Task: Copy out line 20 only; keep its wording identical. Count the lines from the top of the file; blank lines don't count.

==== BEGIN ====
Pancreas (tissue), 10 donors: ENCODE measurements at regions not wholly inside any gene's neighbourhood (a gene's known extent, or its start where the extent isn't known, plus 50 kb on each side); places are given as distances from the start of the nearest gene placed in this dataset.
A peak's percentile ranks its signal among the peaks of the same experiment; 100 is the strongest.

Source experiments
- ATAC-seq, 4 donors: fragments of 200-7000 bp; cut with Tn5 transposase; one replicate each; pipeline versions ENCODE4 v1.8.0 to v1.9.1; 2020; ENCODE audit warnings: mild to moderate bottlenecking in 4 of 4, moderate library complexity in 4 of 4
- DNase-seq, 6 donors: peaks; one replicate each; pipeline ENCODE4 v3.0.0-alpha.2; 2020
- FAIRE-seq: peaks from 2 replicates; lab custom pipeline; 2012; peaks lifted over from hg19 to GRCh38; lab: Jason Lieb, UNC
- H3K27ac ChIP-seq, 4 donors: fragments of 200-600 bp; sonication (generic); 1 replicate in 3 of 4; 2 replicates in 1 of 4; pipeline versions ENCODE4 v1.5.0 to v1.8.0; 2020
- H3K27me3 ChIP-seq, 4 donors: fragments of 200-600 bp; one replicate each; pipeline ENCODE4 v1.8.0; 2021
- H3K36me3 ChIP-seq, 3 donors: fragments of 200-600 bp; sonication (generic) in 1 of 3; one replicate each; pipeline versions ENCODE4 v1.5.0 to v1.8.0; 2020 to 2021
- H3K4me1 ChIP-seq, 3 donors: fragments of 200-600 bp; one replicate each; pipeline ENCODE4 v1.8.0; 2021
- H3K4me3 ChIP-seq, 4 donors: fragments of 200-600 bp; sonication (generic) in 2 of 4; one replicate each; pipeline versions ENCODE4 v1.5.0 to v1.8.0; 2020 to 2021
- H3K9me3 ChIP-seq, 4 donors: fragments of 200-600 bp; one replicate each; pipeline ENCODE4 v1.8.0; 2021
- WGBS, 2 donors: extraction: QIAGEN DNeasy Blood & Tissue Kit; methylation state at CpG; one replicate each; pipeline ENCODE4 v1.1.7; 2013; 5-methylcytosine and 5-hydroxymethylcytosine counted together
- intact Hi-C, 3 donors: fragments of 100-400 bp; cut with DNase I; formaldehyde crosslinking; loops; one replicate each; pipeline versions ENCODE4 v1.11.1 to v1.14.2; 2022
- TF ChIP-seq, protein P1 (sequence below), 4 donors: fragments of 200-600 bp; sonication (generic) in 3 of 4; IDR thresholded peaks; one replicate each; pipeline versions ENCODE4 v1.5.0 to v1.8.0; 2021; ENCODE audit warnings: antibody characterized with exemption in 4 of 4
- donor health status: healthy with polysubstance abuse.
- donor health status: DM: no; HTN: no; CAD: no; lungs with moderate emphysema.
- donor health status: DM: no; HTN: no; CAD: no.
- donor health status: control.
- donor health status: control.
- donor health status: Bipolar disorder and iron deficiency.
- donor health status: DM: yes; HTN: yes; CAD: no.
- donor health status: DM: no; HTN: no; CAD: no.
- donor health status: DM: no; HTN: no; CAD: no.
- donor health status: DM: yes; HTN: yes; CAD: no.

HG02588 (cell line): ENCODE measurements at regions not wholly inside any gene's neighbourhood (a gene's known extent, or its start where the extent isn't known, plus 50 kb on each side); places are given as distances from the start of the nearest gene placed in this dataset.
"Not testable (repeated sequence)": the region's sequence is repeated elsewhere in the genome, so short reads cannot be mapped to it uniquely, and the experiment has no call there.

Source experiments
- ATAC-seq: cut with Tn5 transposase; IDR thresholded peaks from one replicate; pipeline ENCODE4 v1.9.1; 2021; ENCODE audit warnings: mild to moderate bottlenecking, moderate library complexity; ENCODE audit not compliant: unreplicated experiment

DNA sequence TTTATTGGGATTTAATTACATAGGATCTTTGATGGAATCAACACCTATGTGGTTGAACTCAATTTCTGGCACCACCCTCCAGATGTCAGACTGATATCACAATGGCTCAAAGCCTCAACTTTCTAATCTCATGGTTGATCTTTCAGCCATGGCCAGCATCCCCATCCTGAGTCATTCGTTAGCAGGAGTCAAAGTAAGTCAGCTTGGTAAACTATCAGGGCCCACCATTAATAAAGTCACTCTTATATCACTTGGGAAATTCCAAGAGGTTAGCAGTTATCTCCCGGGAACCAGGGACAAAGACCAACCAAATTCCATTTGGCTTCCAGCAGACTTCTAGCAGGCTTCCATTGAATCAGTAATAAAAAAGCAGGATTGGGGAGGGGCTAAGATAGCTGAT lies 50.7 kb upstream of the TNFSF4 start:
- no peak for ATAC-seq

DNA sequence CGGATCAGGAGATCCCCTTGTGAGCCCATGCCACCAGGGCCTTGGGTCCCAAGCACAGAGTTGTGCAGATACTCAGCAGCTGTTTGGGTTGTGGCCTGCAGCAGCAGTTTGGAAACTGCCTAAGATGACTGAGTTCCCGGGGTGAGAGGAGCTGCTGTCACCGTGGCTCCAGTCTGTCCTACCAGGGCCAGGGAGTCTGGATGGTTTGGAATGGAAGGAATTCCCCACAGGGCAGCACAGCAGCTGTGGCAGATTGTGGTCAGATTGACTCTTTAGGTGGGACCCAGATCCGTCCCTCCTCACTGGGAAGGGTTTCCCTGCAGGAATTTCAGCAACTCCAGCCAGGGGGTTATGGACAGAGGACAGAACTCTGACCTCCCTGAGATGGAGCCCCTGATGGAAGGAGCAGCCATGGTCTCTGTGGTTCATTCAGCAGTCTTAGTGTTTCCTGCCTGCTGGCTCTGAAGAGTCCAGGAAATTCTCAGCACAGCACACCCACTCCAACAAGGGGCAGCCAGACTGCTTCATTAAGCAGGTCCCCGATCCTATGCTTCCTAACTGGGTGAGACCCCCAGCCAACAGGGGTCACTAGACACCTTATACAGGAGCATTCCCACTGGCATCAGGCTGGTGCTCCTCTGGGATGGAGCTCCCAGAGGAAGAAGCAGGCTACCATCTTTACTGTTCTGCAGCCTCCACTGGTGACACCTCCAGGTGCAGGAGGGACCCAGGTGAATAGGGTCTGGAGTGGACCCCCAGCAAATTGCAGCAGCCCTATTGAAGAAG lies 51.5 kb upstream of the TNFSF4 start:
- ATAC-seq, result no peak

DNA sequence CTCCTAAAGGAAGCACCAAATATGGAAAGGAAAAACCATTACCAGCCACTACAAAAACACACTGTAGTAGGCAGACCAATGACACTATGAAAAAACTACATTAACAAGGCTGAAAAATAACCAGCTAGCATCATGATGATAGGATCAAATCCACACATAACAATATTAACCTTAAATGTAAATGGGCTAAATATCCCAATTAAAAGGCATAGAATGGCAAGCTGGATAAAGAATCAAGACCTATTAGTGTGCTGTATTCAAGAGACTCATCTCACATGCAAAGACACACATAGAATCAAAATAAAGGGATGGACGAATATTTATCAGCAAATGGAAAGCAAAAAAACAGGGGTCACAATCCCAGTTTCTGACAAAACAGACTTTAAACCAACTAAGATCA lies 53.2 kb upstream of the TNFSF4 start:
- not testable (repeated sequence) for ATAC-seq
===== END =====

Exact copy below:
- donor health status: control.